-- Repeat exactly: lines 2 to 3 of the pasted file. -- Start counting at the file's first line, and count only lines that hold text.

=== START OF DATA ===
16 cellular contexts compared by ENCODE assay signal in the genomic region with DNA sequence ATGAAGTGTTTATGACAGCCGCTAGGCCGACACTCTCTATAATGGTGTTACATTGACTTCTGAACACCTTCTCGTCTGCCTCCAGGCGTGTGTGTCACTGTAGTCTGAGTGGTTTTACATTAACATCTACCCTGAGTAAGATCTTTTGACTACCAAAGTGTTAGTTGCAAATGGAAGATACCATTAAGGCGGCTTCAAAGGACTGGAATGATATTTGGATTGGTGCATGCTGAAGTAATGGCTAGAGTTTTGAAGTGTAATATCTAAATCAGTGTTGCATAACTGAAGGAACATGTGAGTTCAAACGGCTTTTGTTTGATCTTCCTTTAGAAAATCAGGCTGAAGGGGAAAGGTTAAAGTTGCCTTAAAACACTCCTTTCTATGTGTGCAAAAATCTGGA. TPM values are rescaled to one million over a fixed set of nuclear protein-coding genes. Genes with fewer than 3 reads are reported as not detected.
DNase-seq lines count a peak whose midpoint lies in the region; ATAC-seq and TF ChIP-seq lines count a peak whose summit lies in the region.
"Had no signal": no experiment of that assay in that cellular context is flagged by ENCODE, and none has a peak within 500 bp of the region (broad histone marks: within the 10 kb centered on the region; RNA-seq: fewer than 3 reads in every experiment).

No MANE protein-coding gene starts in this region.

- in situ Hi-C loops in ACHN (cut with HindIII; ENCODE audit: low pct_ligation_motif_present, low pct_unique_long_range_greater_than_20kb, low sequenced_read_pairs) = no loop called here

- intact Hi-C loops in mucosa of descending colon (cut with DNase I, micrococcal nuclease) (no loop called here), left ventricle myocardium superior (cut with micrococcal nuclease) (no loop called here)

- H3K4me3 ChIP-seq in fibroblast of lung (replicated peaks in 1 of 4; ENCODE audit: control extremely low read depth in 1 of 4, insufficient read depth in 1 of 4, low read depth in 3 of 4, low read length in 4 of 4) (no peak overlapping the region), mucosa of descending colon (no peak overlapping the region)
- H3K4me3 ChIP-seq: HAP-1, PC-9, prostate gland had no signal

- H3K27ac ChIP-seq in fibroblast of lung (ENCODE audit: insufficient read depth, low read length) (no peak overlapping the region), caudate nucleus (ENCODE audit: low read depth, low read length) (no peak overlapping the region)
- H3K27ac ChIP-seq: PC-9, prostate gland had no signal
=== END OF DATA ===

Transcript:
DNase-seq lines count a peak whose midpoint lies in the region; ATAC-seq and TF ChIP-seq lines count a peak whose summit lies in the region.
"Had no signal": no experiment of that assay in that cellular context is flagged by ENCODE, and none has a peak within 500 bp of the region (broad histone marks: within the 10 kb centered on the region; RNA-seq: fewer than 3 reads in every experiment).